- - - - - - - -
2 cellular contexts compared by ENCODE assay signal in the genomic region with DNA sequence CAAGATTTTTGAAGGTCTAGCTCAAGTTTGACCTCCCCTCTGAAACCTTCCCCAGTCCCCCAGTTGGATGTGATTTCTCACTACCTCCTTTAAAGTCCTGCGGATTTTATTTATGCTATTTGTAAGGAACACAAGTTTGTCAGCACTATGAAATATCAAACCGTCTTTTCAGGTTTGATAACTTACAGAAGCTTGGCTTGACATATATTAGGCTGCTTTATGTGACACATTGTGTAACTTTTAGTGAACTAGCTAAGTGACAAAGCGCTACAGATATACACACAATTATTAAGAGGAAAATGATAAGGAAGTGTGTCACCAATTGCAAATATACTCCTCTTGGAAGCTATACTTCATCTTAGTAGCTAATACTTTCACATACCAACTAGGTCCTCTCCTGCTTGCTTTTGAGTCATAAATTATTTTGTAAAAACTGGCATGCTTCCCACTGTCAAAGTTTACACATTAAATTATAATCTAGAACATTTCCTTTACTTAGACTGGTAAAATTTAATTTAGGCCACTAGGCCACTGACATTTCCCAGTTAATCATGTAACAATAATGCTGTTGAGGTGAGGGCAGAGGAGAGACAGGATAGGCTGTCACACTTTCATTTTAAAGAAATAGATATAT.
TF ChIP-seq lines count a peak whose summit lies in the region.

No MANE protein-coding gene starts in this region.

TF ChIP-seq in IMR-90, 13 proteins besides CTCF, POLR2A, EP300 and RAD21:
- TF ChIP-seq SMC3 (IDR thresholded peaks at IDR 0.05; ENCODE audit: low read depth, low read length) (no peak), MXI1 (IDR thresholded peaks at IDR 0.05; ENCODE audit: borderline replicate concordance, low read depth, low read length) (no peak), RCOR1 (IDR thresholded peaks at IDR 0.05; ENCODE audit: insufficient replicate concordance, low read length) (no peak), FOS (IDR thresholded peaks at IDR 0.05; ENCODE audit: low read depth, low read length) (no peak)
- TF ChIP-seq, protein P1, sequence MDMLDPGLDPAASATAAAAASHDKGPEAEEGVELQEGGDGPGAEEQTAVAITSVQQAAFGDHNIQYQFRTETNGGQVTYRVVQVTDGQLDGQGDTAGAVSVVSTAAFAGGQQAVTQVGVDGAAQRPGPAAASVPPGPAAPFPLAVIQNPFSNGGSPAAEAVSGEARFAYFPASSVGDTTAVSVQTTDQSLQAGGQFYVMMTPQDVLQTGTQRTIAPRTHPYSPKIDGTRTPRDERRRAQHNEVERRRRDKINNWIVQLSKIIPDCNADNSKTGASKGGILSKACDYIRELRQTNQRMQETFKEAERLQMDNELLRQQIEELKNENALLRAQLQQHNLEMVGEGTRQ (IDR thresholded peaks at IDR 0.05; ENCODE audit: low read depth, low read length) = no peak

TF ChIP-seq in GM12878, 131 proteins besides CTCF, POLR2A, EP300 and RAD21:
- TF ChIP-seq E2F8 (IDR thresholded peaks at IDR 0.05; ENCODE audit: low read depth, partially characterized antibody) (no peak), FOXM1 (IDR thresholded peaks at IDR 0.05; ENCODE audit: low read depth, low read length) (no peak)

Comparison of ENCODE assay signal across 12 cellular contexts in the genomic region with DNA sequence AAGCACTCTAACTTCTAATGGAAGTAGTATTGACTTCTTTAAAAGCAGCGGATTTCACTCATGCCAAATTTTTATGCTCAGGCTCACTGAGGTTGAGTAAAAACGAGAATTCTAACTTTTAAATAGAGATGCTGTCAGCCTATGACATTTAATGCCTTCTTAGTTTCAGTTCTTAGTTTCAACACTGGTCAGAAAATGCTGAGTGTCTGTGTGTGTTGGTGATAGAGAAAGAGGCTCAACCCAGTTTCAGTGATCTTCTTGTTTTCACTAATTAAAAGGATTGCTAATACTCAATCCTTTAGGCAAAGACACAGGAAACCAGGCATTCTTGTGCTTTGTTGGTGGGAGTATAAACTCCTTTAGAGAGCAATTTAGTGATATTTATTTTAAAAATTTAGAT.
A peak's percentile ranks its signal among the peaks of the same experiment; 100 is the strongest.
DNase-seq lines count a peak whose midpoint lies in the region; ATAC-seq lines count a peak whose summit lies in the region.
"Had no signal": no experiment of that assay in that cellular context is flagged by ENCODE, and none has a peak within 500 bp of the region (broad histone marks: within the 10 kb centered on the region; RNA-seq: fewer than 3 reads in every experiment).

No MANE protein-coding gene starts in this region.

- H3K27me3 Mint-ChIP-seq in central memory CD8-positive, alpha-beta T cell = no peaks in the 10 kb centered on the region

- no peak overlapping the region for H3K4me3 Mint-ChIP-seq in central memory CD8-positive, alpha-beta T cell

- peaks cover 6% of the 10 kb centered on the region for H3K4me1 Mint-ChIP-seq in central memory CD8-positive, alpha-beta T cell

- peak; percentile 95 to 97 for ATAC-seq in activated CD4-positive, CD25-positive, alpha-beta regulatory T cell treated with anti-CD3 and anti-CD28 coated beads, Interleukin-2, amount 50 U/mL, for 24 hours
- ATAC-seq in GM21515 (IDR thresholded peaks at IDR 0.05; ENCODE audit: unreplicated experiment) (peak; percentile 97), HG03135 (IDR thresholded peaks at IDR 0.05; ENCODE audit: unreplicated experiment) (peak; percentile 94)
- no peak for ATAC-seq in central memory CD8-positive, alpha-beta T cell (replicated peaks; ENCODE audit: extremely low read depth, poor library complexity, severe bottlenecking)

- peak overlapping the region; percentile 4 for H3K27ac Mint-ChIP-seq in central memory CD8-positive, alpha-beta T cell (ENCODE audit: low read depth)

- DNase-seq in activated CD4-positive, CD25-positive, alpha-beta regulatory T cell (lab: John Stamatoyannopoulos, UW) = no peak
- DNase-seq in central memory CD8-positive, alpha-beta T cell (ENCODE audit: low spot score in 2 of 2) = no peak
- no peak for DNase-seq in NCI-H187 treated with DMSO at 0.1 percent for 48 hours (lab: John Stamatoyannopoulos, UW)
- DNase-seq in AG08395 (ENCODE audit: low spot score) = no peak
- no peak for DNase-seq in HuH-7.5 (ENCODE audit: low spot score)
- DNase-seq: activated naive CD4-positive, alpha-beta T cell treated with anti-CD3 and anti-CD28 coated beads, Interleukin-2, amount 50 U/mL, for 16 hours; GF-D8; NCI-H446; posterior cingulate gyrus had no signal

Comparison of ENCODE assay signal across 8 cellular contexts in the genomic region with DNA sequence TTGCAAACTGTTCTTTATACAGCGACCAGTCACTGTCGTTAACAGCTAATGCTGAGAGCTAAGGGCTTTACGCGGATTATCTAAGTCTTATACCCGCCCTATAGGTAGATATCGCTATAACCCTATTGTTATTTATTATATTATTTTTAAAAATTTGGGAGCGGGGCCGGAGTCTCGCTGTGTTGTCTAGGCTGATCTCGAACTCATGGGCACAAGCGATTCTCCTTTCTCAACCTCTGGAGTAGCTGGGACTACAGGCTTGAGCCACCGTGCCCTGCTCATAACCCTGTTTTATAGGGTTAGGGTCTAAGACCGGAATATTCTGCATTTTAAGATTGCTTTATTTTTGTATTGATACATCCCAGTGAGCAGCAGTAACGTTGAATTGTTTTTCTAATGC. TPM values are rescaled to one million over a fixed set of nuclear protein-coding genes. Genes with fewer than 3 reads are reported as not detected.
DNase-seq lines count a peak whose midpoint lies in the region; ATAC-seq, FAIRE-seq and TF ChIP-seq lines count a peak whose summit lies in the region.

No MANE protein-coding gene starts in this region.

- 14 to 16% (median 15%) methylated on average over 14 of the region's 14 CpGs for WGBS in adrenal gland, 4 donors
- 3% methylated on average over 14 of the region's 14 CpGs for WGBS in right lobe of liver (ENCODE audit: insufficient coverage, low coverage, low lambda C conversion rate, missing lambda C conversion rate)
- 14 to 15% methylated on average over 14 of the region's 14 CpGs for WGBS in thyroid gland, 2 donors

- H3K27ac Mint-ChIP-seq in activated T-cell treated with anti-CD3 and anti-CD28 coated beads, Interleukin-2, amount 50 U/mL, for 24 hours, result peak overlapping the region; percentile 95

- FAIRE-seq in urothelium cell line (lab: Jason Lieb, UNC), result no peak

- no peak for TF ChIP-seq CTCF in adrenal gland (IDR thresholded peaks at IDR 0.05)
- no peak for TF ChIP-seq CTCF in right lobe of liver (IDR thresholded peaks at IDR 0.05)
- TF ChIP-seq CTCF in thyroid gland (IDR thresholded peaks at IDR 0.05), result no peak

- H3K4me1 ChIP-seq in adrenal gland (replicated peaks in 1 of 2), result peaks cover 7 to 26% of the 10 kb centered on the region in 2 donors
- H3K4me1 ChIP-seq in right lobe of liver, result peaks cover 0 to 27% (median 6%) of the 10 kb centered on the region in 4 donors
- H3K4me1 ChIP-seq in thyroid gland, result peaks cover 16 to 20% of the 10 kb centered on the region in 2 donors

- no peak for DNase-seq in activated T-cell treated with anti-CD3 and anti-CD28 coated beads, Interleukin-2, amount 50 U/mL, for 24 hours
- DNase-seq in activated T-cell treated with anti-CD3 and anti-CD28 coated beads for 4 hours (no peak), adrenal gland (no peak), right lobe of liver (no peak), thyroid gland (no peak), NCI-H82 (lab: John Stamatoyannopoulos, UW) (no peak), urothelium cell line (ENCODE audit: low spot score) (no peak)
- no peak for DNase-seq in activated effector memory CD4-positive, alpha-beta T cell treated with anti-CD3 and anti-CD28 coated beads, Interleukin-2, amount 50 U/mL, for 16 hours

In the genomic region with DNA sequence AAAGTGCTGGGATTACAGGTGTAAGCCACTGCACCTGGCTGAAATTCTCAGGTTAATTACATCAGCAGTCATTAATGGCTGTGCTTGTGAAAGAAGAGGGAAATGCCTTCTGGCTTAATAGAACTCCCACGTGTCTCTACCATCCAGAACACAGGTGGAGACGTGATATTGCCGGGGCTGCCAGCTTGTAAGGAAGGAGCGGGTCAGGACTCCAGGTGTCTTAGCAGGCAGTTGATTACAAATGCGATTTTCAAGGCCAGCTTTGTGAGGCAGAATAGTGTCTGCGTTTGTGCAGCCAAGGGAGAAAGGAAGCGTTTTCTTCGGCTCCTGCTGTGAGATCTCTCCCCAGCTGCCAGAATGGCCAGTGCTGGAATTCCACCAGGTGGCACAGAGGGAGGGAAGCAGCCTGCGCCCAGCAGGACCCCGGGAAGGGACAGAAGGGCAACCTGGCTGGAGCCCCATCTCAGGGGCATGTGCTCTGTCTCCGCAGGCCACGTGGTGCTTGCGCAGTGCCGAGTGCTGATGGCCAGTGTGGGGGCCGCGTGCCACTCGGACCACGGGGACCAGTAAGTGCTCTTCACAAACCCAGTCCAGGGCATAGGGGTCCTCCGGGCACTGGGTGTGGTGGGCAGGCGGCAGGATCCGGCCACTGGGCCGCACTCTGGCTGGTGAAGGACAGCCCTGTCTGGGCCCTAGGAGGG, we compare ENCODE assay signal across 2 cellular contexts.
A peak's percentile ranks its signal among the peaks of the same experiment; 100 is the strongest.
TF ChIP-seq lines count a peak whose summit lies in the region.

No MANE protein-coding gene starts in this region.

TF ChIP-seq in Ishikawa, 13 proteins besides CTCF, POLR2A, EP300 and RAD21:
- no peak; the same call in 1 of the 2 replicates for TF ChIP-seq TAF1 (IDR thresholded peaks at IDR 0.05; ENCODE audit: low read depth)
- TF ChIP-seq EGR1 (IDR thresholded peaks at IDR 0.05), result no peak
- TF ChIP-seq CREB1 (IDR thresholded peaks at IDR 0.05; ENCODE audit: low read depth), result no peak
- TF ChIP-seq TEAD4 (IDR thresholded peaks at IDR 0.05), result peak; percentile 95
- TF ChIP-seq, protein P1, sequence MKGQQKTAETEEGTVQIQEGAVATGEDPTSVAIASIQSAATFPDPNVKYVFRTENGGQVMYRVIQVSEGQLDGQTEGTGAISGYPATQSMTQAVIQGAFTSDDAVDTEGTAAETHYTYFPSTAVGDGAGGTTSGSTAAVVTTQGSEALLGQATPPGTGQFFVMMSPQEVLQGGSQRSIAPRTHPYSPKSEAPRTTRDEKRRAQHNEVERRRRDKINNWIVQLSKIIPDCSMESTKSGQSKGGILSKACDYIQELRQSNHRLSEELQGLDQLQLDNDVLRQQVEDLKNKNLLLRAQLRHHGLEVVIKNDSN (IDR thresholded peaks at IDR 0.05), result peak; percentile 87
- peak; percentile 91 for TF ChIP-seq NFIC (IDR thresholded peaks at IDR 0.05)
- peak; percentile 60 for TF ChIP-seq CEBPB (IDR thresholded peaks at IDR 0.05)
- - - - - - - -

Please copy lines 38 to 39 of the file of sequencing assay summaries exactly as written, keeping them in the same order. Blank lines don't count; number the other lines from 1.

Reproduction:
- H3K4me1 ChIP-seq in adrenal gland (replicated peaks in 1 of 2), result peaks cover 7 to 26% of the 10 kb centered on the region in 2 donors
- H3K4me1 ChIP-seq in right lobe of liver, result peaks cover 0 to 27% (median 6%) of the 10 kb centered on the region in 4 donors